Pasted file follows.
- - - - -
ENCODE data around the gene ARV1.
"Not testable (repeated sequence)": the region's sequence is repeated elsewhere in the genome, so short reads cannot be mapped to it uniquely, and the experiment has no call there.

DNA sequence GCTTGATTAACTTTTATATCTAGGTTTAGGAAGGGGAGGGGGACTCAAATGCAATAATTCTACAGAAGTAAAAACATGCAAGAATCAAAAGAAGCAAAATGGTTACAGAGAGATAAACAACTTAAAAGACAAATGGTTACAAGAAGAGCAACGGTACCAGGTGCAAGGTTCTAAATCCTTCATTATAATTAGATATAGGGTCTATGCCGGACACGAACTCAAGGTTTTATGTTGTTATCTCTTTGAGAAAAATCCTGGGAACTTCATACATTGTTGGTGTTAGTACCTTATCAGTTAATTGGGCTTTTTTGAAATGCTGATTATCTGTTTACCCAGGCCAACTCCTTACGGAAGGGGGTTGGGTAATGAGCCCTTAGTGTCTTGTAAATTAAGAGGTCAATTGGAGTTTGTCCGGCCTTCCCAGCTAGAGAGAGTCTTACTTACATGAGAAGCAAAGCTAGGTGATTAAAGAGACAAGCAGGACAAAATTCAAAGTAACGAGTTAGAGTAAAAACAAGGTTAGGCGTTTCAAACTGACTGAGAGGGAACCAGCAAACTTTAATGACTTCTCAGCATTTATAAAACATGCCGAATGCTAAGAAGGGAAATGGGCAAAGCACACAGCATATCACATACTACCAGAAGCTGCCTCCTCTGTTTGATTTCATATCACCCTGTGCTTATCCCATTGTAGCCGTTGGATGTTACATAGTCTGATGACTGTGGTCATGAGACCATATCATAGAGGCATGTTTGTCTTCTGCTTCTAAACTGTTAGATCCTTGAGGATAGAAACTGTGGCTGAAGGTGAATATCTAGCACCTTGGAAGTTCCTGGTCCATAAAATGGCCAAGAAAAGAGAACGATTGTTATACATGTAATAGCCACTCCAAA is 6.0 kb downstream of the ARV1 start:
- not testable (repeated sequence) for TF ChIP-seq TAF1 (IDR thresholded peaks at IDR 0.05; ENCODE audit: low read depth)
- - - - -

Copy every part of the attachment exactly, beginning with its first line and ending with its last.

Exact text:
ENCODE data around the gene ARV1.
"Not testable (repeated sequence)": the region's sequence is repeated elsewhere in the genome, so short reads cannot be mapped to it uniquely, and the experiment has no call there.

DNA sequence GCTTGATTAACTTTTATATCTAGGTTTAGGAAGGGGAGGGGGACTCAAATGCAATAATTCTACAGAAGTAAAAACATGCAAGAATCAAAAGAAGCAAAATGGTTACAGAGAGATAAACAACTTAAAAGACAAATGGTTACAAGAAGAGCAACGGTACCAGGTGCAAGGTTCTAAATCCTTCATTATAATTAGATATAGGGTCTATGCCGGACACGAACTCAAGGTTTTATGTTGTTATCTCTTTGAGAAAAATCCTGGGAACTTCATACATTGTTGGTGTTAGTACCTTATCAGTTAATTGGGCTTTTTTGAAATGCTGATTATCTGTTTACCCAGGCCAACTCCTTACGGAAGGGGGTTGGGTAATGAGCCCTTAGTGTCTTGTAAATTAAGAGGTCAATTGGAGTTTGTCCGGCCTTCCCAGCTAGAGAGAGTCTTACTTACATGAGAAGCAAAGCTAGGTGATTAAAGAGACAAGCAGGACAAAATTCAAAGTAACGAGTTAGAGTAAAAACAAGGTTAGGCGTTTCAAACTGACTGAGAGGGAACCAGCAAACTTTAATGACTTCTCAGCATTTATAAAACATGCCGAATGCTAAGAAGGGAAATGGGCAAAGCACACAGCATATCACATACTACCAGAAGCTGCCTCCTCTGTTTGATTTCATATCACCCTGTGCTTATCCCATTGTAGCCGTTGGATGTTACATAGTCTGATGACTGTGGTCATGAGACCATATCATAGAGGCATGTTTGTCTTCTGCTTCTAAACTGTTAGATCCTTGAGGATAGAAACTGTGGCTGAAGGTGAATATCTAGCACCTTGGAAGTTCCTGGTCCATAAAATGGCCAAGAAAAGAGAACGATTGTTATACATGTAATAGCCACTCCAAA is 6.0 kb downstream of the ARV1 start:
- not testable (repeated sequence) for TF ChIP-seq TAF1 (IDR thresholded peaks at IDR 0.05; ENCODE audit: low read depth)